Perpetual Change — The Sexual Side Effects

| Mar 10, 2014
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sexual-side-efffects01As a musician, I’ve been an ensemble player forever. (Bass player, therefore part of the rhythm section.)Longtime readers know that I’m also very much into instrumental music, but nonetheless prefer a band format most of the time. So, it’s always a treat for me to come across a band that’s new to me.

Atlanta based band The Sexual Side Effects is lead by Amber Taylor, the band’s main songwriter. She is described as “a dynamic presence whose experiences as a transgendered person color the lyrical narrative.”

The Sexual Side Effects basically consists of Taylor and long time friend Mike Sidner on bass, along with an ever rotating cast of characters/guest musicians. They have one EP release entitled High Maintenance (2012), and are beginning work on another studio project soon. We will be posting a review of the EP project next month, but until then, Perpetual Change/TG Forum is pleased to introduce The Sexual Side Effects band to our readers.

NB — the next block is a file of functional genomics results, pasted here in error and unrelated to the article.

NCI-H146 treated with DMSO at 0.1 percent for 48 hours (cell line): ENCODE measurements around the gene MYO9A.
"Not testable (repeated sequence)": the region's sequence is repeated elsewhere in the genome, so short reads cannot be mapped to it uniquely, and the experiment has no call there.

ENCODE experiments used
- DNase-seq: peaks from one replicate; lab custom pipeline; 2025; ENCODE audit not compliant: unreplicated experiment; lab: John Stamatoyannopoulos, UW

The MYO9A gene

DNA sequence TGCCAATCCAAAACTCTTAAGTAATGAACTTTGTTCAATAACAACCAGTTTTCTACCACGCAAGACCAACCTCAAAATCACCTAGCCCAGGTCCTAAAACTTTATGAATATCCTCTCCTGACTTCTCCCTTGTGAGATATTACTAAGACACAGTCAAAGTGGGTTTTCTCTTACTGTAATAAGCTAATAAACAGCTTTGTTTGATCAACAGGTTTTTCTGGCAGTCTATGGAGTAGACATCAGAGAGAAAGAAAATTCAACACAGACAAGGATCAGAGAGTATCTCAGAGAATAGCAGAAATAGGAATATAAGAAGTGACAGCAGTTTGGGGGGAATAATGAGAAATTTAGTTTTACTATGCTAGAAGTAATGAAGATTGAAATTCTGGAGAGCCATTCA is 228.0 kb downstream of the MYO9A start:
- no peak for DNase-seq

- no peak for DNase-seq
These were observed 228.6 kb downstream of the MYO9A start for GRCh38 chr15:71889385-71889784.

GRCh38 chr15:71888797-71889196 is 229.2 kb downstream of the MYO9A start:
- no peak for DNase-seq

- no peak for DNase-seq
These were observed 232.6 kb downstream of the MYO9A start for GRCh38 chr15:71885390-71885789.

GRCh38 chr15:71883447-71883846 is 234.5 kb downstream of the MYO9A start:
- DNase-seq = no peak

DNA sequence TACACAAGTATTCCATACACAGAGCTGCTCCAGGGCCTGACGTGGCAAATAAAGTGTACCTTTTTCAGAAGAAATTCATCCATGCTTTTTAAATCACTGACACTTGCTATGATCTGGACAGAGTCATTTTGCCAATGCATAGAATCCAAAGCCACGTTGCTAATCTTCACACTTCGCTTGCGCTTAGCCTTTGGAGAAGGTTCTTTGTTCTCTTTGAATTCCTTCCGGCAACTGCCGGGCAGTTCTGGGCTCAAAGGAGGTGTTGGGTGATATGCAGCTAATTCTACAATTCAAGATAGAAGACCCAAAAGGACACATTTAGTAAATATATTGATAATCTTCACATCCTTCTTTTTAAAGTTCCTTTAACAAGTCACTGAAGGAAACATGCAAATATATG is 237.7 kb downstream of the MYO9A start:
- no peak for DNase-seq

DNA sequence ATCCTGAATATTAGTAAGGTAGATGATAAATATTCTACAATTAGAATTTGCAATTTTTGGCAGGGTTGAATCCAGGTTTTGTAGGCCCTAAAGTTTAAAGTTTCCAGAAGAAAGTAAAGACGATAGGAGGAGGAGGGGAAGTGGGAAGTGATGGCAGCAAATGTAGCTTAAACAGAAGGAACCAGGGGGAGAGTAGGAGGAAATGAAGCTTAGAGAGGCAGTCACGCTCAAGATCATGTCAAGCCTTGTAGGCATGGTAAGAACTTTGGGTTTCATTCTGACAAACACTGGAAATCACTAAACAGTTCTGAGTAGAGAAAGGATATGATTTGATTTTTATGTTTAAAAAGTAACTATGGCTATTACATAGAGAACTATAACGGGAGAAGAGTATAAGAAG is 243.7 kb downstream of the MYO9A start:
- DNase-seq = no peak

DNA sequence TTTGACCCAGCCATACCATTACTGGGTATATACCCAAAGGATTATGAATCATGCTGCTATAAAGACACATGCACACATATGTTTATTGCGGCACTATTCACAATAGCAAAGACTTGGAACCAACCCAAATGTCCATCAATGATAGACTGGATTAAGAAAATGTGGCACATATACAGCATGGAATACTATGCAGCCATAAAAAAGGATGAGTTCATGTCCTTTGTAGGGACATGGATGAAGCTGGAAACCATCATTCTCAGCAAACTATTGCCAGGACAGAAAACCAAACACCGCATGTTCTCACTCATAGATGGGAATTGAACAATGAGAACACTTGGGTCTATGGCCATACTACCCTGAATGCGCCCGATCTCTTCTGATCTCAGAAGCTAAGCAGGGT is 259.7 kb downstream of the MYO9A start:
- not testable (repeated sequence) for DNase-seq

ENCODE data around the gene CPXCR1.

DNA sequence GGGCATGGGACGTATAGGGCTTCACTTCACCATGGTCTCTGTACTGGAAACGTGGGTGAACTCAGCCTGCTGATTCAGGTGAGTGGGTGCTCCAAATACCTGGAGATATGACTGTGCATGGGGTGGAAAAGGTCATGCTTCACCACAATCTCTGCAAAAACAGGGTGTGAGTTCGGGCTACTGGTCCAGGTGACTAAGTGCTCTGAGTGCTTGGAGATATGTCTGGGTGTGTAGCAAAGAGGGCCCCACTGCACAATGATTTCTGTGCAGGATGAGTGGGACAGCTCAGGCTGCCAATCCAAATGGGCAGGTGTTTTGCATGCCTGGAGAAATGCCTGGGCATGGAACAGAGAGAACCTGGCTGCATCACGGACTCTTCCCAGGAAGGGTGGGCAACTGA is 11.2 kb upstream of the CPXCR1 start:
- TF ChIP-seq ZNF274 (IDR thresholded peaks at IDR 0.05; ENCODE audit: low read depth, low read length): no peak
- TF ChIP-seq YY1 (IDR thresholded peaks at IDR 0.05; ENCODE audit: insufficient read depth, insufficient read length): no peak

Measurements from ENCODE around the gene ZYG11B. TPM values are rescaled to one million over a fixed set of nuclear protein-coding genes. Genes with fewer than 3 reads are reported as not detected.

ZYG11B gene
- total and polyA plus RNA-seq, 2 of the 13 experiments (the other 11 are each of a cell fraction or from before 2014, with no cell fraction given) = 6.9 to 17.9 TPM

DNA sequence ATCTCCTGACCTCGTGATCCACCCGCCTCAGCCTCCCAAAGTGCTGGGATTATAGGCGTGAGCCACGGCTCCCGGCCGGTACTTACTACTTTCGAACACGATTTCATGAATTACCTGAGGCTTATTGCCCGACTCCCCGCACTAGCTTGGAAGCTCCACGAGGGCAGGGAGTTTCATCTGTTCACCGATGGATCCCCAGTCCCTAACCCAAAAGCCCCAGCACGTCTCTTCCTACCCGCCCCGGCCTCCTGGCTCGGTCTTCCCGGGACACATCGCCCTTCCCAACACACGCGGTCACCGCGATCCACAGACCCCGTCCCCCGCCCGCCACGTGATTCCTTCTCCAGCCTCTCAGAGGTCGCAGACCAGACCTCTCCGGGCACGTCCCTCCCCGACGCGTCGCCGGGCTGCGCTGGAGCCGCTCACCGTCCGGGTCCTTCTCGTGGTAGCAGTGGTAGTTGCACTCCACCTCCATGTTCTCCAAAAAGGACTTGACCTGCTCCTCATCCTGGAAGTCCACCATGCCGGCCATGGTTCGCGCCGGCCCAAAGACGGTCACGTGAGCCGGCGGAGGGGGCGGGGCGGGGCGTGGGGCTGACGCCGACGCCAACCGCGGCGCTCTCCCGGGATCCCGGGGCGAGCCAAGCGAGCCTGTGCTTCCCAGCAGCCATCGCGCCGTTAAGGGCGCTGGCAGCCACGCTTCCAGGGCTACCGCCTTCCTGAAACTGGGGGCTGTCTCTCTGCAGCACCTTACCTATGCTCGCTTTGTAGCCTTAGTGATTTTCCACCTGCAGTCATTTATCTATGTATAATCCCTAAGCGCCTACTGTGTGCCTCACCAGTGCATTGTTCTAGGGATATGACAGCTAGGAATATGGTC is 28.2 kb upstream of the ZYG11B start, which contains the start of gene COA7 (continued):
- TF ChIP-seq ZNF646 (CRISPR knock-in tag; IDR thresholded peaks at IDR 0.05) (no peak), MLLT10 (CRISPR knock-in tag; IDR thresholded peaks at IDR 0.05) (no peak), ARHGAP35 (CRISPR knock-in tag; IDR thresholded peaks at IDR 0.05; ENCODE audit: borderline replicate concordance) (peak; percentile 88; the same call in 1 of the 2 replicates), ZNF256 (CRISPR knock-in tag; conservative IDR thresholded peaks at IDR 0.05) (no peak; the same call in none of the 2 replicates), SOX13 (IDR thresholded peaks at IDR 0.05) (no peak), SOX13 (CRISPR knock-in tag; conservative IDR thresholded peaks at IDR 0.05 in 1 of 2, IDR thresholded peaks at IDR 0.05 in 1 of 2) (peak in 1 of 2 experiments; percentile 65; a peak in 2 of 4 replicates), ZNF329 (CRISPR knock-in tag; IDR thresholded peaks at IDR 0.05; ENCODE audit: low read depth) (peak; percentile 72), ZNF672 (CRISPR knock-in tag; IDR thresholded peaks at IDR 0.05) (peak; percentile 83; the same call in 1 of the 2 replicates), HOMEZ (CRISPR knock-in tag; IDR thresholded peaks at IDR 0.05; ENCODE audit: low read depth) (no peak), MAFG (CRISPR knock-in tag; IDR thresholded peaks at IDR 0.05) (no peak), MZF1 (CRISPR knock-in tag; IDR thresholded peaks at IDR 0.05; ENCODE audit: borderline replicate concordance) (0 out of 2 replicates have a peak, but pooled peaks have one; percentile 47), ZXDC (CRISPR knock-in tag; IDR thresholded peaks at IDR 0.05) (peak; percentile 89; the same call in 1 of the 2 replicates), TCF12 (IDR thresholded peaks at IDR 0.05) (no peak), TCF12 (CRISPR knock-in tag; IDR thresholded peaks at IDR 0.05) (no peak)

TGForum: Where are you from originally?

Amber Taylor: I was made in Georgia and born in Texas, Dallas, Texas, to be exact. I grew up there till I was 13 and moved to Atlanta, GA, where I live today.

TGF: How long has the band been together? How did everyone meet?

AT: I have had the band as a solo project for years and it slowly morphed over time. It started as The Amber Taylor Band, then Amber Taylor and The Trashy Trio, Amber Taylor and The Sexual Side Effects, then finally arrived at The Sexual Side Effects. About 3 years ago on New Years Eve 2011 the current bassist Mike Sidner and I sat down and talked to form the latest incarnation. So over the last 3 years we have been going full force to spread Sexual Side Effects across the world.

TGF: Musically, what are your influences? Any formal training?

AT: I play an array of instruments including guitar, bass, drums, percussion instruments, keyboard/piano and I have understood music theory from a young age. I have been studying the Bel Canto voice method for the last couple of years (the Italian-originated vocal style that prevailed throughout most of Europe during the 18th century.) It is the same style that Opera singers today study, like Luciano Pavarotti. It has really changed my voice since I started studying it. I also grew up playing the upright bass in Junior High and High School.

As far as influences, I love a wide array of music and pull those influences int it. It can be summed up by fusing the styles of New Wave and Post punk with India rock, Brit pop, power pop with touches of space rock psychedelia.